This topic describes how to beta test your course.
When you are designing a course in Studio, you can select View Live to test your work work, find gaps and errors, and mimic the learner experience. To gather information about the overall experience of taking a course, you can also conduct a beta test of the course.
During a beta test, you gather information about the experience of taking your course in an effort to improve its quality. The phases of the beta testing process, and some questions that you may find useful to consider as you prepare for each phase, follow.
There is no one answer to any of these questions. They are included here as background on the role that beta testing can play in the preparation of your course.
Beta testers have early access to the course. Beta testers are not members of the course team: they do not have information about “how it is supposed to work”. They use their own computers and Internet connections to view videos, follow links, and complete problems. They interact with the course as learners will to find, and make, mistakes.
However, beta testers are not the same as other learners in the course, either. They have privileged access to the course and have more time to review and complete the course materials than the enrolled learners do. Course discussions are not open before the course start date, so beta testers cannot participate in community conversations. As a result of these differences, beta testers do not receive certificates when they complete a course.
If one of your beta testers wishes to earn a certificate for the course, she must create a separate user account with a different username and email address. She can then use that separate, non-privileged user account to enroll in the course and repeat the work, completing assignments and exams when they are available to all students.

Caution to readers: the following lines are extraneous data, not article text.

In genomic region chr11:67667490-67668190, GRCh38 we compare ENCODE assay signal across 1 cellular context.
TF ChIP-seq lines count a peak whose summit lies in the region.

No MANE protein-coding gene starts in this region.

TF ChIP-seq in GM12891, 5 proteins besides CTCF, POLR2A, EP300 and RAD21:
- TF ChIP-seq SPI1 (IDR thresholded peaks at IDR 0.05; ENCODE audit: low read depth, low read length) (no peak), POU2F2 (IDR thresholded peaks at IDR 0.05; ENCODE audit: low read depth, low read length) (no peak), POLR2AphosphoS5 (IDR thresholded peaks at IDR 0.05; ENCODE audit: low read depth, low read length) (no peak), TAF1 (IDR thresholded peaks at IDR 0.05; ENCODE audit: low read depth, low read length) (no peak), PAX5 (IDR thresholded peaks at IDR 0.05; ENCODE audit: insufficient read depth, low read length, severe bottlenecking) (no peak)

A beta test is valuable in part because it is unscripted. Your beta testers are not following a predetermined series of steps, or using a particular computer environment, when they access your course. When you recruit beta testers, however, you may find these skills and characteristics to be helpful.
Your beta testers should also have varying levels of knowledge about the course content:
Depending on the objectives you set for your beta test, you might want to consider recruiting testers who use assistive technologies, who have different native languages, or who have varying levels of familiarity with computer software.
The course team can provide valuable feedback about your course. However, they are typically stakeholders in the success of your course and have a significant amount of knowledge about it. As a result, they can be too close to the course to interact with it in the same way as learners will. They can also be either reluctant to provide feedback, or overly zealous.
If you do want a team member to be a beta tester, note that the privileges of the Staff or Admin role override those of a beta tester. The team member must use a different, second email address to create an additional edX account and enroll in the course, and the course team must assign only the beta tester role to that edX account. The course team member experiences the course as a learner only when she signs in to edX using the beta tester account.
Beta testers should interact with everything in the course.
Beta testers can use a desktop computer to access an edX website, the edX mobile app on a smartphone, or both to complete their tests. As they work, beta testers log issues and questions for the course team.
To beta test a course, you:
Designated beta testers see course content before students can. The matrix that follows shows the course content that beta testers can access earlier than other students.
|Before the course enrollment date||X|
|Before the course start date||X|
|Before the section release day||X|
|Before the subsection release day||X|
|Before the unit is published||X|
|Before a draft replaces a live unit||X|